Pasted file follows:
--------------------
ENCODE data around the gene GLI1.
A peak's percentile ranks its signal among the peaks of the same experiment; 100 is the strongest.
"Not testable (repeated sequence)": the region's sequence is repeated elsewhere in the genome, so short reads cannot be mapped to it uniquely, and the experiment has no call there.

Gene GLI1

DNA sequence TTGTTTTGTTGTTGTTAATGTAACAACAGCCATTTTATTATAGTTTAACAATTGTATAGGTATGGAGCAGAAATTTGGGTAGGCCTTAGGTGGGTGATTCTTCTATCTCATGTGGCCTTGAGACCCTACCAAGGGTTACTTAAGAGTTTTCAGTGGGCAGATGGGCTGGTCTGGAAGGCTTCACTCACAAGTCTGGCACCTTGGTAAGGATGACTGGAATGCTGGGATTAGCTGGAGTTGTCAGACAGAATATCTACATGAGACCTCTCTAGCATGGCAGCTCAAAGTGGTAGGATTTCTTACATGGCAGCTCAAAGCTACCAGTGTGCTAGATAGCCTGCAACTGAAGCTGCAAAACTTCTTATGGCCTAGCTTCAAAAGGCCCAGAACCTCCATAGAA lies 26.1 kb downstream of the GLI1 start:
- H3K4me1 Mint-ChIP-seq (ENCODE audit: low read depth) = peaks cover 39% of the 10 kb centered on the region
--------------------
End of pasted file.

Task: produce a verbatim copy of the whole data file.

ENCODE data around the gene GLI1.
A peak's percentile ranks its signal among the peaks of the same experiment; 100 is the strongest.
"Not testable (repeated sequence)": the region's sequence is repeated elsewhere in the genome, so short reads cannot be mapped to it uniquely, and the experiment has no call there.

Gene GLI1

DNA sequence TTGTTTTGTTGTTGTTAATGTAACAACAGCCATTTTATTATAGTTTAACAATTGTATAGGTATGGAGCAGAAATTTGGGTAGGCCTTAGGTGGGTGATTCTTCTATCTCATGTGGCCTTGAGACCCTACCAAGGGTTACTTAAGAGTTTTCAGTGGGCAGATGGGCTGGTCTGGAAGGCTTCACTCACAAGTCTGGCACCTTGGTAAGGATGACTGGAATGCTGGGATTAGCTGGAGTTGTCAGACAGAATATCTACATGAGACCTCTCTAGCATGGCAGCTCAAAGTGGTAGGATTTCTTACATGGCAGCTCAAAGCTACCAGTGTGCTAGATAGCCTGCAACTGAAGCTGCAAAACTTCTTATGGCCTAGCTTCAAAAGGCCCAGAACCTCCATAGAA lies 26.1 kb downstream of the GLI1 start:
- H3K4me1 Mint-ChIP-seq (ENCODE audit: low read depth) = peaks cover 39% of the 10 kb centered on the region